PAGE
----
Tag: Enterprise

Mobile Devices in the Enterprise

In my talks with end users about application features and solution they are interested in, I often hear people mention mobile device access. Two years ago the request surprised me because the mobile devices made browsing cumbersome and offered limited features. In the time since both the devices, and the software running them, have advanced quite a bit to the point where there is a solid offering.

Many of companies are lagging behind though and are not yet offering services to those devices. Even in many blackberry environments there is little application usage outside of email. In those same environments there is soften little or no access for any other devices.

Now that some of the top tier devices are supporting Wi-Fi it would be great if organizations would extend secure access to the wireless devices over Wi-Fi without the need for VPN software. As technologies continue to develop, connectivity is going to become that much more important.

Does your organization support mobile devices? If so I would like to hear your feedback on how well users embrace it and any other lessons learned. You can leave a comment or connect with me on Twitter @next_connect.

Managing SharePoint Solutions and Extensions

One of the great things about SharePoint today is the incredible traction that the platform has gained. The depth and range of solutions now offered by vendors along with open source solutions offered by the community really is amazing. It was a different place when I first installed SharePoint Portal Server 2001 back in early 2002.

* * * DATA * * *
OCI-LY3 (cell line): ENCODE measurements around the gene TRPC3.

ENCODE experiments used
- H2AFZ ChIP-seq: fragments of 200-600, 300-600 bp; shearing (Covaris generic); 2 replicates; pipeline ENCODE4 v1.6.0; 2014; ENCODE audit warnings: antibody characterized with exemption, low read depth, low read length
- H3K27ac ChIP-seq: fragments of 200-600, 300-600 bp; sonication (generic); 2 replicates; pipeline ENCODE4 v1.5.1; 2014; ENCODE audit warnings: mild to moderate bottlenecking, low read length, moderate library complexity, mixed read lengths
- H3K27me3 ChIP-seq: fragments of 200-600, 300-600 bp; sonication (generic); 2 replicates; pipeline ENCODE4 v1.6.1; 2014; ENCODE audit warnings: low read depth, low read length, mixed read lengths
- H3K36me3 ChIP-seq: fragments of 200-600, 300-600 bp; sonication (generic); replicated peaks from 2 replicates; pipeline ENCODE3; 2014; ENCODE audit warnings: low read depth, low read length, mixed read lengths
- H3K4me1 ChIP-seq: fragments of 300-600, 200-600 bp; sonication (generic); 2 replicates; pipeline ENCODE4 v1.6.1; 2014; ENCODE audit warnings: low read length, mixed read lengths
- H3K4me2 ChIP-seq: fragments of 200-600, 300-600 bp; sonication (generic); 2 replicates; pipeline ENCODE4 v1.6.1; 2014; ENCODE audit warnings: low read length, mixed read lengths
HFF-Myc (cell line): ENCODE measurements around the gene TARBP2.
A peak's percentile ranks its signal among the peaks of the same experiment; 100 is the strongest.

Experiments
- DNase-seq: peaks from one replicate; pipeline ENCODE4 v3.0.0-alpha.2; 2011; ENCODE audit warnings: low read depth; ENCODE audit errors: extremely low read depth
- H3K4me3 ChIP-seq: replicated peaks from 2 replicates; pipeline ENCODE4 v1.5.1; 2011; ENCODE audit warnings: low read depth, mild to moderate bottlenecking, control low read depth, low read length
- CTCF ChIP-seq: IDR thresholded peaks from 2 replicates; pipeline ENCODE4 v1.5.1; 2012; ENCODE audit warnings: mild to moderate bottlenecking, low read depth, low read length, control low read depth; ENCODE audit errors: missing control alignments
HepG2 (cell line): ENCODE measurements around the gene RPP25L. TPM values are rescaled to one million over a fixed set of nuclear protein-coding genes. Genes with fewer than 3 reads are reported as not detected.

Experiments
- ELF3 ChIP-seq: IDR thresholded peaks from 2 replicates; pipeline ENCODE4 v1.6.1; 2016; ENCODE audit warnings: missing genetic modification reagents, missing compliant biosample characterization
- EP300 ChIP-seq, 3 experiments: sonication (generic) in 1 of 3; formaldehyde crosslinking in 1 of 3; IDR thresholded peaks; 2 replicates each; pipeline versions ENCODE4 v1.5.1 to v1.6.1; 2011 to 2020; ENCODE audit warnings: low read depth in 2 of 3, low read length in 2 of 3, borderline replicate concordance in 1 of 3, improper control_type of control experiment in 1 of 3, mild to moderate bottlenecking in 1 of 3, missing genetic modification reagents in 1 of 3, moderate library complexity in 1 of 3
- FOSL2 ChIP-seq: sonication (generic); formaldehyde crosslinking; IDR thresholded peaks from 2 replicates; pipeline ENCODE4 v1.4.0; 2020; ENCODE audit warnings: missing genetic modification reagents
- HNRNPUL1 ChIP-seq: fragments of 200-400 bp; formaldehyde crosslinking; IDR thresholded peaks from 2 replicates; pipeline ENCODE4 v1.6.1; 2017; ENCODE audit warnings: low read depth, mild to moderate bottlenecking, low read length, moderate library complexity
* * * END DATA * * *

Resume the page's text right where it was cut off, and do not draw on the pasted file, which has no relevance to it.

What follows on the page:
Browsing the CodePlex I often feel like a kid in a candy store. So many great solutions, I cannot wait to install them all! Well not so fast, it might be a good idea to take a step back and consider the consequences.

Deciding What to Install
One key to maintaining a well run environment is to have a process in place to review, approve, and manage customizations. This should be part of your formal governance plan, but if you do not have one do not let that stop you from looking at this particular topic and working out some plans.

Special care should be given to non-commercial solutions. They should always be tested in a non-production environment before being deployed to your production environment. When downloading community code, be sure to take notice of who is contributing it and what the official release is. CodePlex for example does a great job of showing build info and release notes. If an item is marked as Alpha or Beta it probably has not been put through rigorous testing yet. If you want to use it then make sure you are comfortable with the risks and test it in your environment.

Testing Environment